Brothers by Steve Batson
Bullets whizzed by Ellis' head as he ducked behind the small bolder beside the barn. He
missed me, he though as he jumped up to return fire. The splash of red caused the
light to fade but it did not go away completely.
Then came the voice, "next time I shoot you stay dead and I won't have to hit you
with no dirt clod to prove the point. "
"I'm a'gonna kill you Hez Batson," Ellis said as he groggily swung at the
swimming image of the boy before him.
"Ellis . . . Hez . . . get up to the crib and get that corn down here 'fore I call
Ma. Get to it. Fish is waiting" Tol hollered.
Hez and Ellis headed back up out of sight and got the old and worn split oak basket and
filled it with corn. They headed back toward Tol down at the hog lot and barn. "Tol,
Hez is always throwing stuff and I'm gonna stomp him in the dirt if'n he don't quit
it," Ellis offered.
"Well you isn't no gem yourself," Hez offered, "If'n you'd play right I
wouldn't be a throwin' nothin'."
Tol took the corn and fed the stock. "Nothing to be said" he explained,
"You young'ns always goin' on with foolishness." Tol liked the way it sounded
just like Ma Brookshire. "Now go on up to the cabin and get the pole . . . fishin'
time is here."
Hez and Ellis headed to the cabin where the old woman sat in a bent oak rocker. Like
nothing ever seen today, she and rocker were one. They seemed to grow from the ground like
an ancient and wise tree. "You boys finish up?" she asked.
"Reckon so," they offered.
"Com'ere boys," and she reached an ancient hand out and tossed the heads
gently. "God is good that I get to see so much love right fore I cross over Jordan.
Ellis Hall, Hez Batson, and Tol Brookshire, my three favorite grandsons all together on
such a beautiful day. You boys, get your pole and go catch some trout. Fire will be in the
hearth when you get back and I reckon there'll be a fried apple pie or two hid round about
for you three. Y'all bring old granny a trout or two you here?"
She sat down and rocked as Ellis and Hez raced off with the poles and Tol joined them.
Them two is joined together at the waist, she thought. Reckon they'll see their share
of life and death for time comes to them the way it's done come to me. She reached out to
the rail of the porch and got down the only book in the house. A cheap and old Bible,
paper turned to brown long since. She flipped through the pages till she found what she
sought . . . "In my father house are many mansions . . . " Ma Brookshire read no
more. Quickly in a blazing flash of silence she was no longer in an old rocker on the
front porch of a cabin but in a mansion made of gold.
Ellis and Hez looked down from the hill at the line in the distance. They could not
believe they had so far to go. In silence they plodded on toward their goal. Such a long
way. Sounds crowded in and moved on. Ellis didn't think he had ever seen anything like it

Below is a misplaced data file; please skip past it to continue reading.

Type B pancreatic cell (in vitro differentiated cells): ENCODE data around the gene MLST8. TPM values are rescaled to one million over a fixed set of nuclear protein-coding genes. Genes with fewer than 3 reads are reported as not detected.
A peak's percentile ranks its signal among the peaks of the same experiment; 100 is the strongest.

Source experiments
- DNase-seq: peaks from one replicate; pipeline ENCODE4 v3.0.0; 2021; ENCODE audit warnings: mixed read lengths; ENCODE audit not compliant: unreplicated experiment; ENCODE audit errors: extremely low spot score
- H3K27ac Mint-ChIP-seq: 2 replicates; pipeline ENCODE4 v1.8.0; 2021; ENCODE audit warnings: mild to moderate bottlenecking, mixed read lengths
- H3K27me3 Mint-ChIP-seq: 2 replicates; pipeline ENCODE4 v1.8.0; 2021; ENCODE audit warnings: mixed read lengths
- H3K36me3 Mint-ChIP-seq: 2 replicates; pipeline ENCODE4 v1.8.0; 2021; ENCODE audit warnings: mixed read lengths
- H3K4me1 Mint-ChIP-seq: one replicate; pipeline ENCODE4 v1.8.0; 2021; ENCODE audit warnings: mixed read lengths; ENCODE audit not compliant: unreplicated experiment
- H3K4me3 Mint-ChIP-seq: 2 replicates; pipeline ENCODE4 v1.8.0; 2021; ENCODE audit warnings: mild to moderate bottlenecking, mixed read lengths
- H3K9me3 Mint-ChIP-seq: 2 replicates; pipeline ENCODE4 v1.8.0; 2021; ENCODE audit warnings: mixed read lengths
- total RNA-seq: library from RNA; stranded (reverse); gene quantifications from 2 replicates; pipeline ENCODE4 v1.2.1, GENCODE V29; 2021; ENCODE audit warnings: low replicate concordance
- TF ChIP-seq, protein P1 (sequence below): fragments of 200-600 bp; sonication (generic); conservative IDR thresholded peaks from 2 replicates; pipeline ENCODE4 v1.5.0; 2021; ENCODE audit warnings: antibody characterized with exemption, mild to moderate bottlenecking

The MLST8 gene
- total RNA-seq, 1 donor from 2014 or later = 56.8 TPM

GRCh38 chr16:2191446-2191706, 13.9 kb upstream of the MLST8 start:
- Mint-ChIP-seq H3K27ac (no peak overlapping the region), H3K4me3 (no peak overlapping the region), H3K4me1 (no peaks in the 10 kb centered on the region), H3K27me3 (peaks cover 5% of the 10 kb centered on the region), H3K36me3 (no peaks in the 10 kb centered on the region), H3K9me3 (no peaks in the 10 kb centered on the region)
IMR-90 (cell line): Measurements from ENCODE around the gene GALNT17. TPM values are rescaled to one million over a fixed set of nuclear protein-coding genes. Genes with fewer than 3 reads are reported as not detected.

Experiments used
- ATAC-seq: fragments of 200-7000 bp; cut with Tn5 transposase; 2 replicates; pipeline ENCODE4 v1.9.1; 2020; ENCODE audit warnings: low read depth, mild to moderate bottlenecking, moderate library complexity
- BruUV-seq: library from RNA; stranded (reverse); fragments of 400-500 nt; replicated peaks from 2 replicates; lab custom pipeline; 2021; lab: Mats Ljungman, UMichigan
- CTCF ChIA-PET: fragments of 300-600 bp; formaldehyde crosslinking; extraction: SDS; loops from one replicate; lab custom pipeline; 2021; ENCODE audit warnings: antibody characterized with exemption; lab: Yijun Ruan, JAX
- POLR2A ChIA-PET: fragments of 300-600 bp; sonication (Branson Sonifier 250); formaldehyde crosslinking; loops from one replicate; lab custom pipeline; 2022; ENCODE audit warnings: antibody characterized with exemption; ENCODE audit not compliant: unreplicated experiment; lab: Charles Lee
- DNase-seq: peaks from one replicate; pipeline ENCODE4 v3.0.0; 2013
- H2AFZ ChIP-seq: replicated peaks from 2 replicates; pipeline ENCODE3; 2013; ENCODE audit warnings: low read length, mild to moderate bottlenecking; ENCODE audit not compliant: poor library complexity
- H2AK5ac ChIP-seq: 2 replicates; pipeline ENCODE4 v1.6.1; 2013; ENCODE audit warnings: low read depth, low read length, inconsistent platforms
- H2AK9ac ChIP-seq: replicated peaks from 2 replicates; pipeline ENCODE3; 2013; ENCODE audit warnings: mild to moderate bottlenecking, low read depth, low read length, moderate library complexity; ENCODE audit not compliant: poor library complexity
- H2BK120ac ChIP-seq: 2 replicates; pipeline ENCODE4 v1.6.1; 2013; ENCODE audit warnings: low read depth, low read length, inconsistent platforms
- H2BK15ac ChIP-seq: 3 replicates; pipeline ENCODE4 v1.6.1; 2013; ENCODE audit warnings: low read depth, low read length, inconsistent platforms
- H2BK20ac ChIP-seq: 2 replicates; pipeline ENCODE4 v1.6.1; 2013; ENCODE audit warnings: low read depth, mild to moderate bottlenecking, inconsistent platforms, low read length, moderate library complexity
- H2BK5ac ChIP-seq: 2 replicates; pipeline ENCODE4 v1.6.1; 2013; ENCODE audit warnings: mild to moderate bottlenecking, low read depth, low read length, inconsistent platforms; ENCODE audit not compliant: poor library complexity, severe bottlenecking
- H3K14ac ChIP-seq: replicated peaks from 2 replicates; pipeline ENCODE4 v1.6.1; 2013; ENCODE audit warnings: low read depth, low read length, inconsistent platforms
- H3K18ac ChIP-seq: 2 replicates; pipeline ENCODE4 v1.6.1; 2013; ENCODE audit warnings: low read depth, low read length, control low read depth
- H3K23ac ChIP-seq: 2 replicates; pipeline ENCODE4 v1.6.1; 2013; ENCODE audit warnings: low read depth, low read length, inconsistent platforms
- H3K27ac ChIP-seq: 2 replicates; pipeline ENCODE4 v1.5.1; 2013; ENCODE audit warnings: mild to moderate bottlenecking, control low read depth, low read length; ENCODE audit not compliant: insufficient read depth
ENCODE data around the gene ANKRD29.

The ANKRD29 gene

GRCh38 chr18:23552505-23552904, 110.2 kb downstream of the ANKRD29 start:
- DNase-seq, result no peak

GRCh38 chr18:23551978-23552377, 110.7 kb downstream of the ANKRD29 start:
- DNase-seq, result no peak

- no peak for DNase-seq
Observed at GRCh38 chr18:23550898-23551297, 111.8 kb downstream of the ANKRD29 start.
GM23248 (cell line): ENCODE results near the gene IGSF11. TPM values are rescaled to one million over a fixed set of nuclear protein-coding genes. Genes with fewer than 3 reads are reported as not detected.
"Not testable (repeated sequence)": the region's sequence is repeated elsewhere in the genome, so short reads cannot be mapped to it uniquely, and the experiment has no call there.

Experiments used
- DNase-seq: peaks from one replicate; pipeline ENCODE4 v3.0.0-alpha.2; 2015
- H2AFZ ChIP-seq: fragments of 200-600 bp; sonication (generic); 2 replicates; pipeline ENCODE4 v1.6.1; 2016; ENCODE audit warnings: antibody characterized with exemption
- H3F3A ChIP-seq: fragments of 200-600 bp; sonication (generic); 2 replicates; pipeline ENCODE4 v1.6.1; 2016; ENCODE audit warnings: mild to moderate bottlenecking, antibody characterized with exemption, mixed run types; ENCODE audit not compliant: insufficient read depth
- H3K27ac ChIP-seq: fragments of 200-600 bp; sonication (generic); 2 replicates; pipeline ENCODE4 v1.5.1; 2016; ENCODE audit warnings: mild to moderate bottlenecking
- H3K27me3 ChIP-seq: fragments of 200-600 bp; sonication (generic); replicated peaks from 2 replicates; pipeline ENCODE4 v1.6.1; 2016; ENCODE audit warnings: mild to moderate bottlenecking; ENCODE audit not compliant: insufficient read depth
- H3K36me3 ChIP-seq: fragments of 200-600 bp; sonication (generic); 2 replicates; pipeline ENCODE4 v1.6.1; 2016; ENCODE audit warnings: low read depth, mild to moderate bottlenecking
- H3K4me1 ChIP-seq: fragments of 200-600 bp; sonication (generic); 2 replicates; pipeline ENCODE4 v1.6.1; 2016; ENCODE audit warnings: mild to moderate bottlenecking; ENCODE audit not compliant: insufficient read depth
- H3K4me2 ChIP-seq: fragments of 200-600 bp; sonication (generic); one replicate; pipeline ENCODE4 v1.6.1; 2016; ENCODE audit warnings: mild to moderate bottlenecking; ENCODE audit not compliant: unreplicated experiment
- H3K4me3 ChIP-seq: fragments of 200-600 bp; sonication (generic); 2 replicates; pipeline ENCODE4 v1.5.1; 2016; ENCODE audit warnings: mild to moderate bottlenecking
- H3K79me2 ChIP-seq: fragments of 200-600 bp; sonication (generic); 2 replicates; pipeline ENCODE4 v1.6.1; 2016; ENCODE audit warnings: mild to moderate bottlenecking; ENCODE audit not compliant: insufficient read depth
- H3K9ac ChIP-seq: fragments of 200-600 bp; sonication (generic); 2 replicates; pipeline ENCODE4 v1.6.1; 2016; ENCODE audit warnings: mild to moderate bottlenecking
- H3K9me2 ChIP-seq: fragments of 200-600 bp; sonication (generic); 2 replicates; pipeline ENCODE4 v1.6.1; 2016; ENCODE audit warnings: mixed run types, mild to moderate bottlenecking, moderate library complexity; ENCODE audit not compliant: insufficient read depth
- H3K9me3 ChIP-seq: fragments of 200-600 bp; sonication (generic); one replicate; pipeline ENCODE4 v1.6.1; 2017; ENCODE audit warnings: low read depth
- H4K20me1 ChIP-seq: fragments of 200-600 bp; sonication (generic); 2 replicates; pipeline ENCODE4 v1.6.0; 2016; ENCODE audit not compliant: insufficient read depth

and Hez looked at him and nodded his agreement. Long ago the need for words between them
had ceased. On they moved, men pushing in on them from the sides, a canopy of gray against
a blue sky, bright patches of red with blue stripes . . . all of it . . . stretching out
In a run now they remained silent. They looked quickly from side to side forever
checking on each other. Locusts and Osage orange reached out to them and tore at ragged
clothing and tough bare feet and naked legs. Blood ran down their legs and arms and into
their eyes. Hez saw the works and the dirt and jumped. He landed on a man long dead and
looked right for Ellis. He saw J.D. Cooper on the next set of works with the flag but
where was Ellis. He turned around and looked back.
Dern him Hez thought. There he is . . . sitting in the middle of the field
playing marbles . . . just like him . . . could never keep his mind on anything. Hez
jumped back over the works and ran back to Ellis who was playing with a small poke. Three
marbles fell out in his hand. "Look Hez, remember these? Tol had nine, gave you three
and me three and he kept three the day Ma Brookshire died. You got yours? Let's shoot a
game. Sure wish Tol was here now. He'd know what to . . . " the voice trailed off.
Hez looked deep in the eyes of Ellis as he sat down beside him and took out his poke.
He reached over and cradled Ellis' head in his lap. "No time" was all he said.
Hez began to rock Ellis and together they thought, "In my Fathers house are many
mansions . . ."
Above Travelers Rest off a main road that is filled with speeding cars, that carry
mindless people, on a journey to nowhere lies a forgotten church yard. If you spend enough
time there you can find it . . . a simple stone marked in a simple manner. It holds two
names and two dates of death. It says simply, "Ellis Hall and Hez Batson, Together in
life . . . Together in death . . . Killed Franklin, Tennessee, November, 1864."
If you care to journey over the mountain to Franklin, in the cemetery there you will
find where they rest and no man knows who is buried in which grave but that is another
story. All that is important today is that they died as they lived . . . together, and the
knowledge that they live on . . . together. "In my Fathers house are many mansions. I
go to prepare a place for you and I will come again . . ." so mote it be.
About the author - Steve Batson
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